Thanksgiving is a season of irony in America this year.
As usual, grocery stores have been stocking up, and selling turkeys and hams, pumpkin and yams, and assorted other holiday foods. At the same time, Congress already has approved cutbacks in food assistance programs for the poor and is threatening more.
There is at least one thing upon which every senator and representative agrees: The nation is reeling over a dramatic recession that is still affecting hurting Americans. More and more need help to support their families in the wake of lost jobs and financial disaster.
On Nov. 1, families who benefitted from the Supplemental Nutrition Assistance Program (SNAP), or food stamps, saw a reduction in benefits. The $5 billion cut this year is about 10 million fewer SNAP meals each day, according to Christian lobby Bread for the World (bread.org), which seeks to influence public policy on behalf of the poor in America and overseas.
The monthly cut per family seems small to a lot of people — about what many families who are much better off will spend on their Thanksgiving turkey. But the U.S. can more easily absorb a $5 billion annual expenditure than impoverished families can handle on a meal-to-meal, day-by-day basis.
At this moment, Congress is debating the farm bill and even more SNAP cuts during a point in history when so many Americans are trying to get to get back on their feet following personal financial disaster, in addition to those who have relied upon the help perhaps for years. Congressional proponents of such cuts suggest their concern is to eliminate fraud and balance the budget.
Some refer to assistance programs like this as “entitlements,” implying the assistance is undeserved and has become so entrenched as to become self-perpetuating. This is a poor way for public servants to regard their constituents and ignores the plight of the truly needy.
Do people abuse public assistance programs? Yes, some do. Do senators and representatives ever abuse the public trust and find themselves embroiled in scandal? Sadly, some do, at both national and state levels. But most of us make charitable giving decisions based on the good they will do rather than withhold support because someone might benefit who really does not deserve it.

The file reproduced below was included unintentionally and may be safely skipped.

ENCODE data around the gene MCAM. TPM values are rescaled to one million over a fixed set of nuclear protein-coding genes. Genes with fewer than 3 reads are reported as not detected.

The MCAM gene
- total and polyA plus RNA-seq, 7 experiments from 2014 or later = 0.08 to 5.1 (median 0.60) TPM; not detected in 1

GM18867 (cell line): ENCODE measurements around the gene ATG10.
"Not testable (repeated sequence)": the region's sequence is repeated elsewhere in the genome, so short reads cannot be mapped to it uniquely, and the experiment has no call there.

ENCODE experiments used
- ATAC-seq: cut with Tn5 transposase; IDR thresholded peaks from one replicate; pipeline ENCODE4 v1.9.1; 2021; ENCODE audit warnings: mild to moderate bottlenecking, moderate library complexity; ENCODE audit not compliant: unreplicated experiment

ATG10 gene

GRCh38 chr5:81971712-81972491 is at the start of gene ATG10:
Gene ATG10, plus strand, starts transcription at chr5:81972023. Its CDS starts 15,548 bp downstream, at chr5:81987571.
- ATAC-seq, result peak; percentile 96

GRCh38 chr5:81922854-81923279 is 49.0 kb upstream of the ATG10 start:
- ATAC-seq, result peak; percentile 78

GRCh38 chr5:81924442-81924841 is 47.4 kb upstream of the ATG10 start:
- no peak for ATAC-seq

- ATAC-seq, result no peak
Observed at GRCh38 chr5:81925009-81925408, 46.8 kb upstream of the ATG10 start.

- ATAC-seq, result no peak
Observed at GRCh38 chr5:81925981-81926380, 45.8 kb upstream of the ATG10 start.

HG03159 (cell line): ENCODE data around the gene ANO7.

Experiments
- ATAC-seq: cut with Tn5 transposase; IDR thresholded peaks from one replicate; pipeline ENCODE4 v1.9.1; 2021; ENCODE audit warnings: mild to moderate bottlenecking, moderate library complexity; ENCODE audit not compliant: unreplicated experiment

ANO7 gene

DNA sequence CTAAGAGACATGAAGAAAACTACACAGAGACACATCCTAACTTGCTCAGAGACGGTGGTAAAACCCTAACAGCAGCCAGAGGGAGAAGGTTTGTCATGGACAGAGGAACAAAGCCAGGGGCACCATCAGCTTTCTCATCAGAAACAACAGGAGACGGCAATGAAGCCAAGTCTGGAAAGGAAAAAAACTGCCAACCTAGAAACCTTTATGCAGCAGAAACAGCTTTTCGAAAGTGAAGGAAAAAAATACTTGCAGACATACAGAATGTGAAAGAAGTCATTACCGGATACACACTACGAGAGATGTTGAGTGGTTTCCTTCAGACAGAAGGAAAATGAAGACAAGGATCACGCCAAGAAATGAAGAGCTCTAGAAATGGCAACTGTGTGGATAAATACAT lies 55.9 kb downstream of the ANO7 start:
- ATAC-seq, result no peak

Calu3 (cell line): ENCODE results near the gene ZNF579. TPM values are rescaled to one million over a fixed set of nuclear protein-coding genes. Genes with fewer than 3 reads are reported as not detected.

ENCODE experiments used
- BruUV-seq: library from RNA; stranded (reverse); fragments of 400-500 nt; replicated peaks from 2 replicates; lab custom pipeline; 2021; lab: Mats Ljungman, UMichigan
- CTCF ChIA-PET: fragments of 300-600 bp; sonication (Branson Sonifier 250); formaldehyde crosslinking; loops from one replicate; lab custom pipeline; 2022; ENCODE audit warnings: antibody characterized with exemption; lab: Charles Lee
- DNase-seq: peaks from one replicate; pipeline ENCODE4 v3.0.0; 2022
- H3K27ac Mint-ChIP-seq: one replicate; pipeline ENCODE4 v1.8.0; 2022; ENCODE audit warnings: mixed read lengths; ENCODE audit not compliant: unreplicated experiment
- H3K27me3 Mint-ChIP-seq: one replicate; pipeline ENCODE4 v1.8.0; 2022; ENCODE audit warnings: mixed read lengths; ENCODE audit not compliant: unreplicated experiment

I’m convinced not every elected official or government program deserves my taxes, but I willfully pay my share because of the greater good.
People of most faiths engage in helping the less fortunate in their communities and around the world, especially at this time of year. Each deserves commendation, and each needs to be challenged to become even more involved.
This is a no-brainer for Christians. Christ himself gave significant attention to those who had little or nothing and thus no voice in the public square. He called on his followers to follow his compassionate example. Sadly, much of Christendom today isn’t very comfortable even acknowledging needy people.
A passive electorate is no friend of the needy in this matter. People can be active hunger advocates in their congregations and communities, but non-existent voices of challenge to those empowered to represent us in government.
One of the problems in the government sector is that those who are especially needy are without voice unless others become their advocates. And, unlike corporate lobbyists, advocates for the needy usually receive nothing in return for their efforts besides feeling good about doing the right thing for others.
Advocates for the poor don’t make generous campaign contributions or spend money like many high-powered lobbyists do among legislators. Unfortunately, the advocacy of particular legislation and of votes seems to carry a price. By contrast, Bread for the World and groups like it urge real citizens to contact legislators to make their voices heard.
America has a reputation for compassion, especially in difficult times, in the lives of citizens and their families. Until we discover better ways to combat human need in this nation and across the world, Congress needs to act with compassion on the farm bill and its SNAP provisions. Combat waste in government, or even in Congress, before cutting assistance to babies, children, parents and seniors.
A day of fasting and prayer might help each of us better identify with hurting families. Fasting for a day might also help congressmen and congresswomen before they cast votes that directly affect the poor.
Congress is deliberating right now on potential SNAP cuts. Call 1-800-826-3688 today and urge Sen. Roy Blount and Sen. Claire McCaskill and your representatives to make a compassionate decision. We are Christ’s advocates for the poor.
Bill Webb is editor of Word&Way.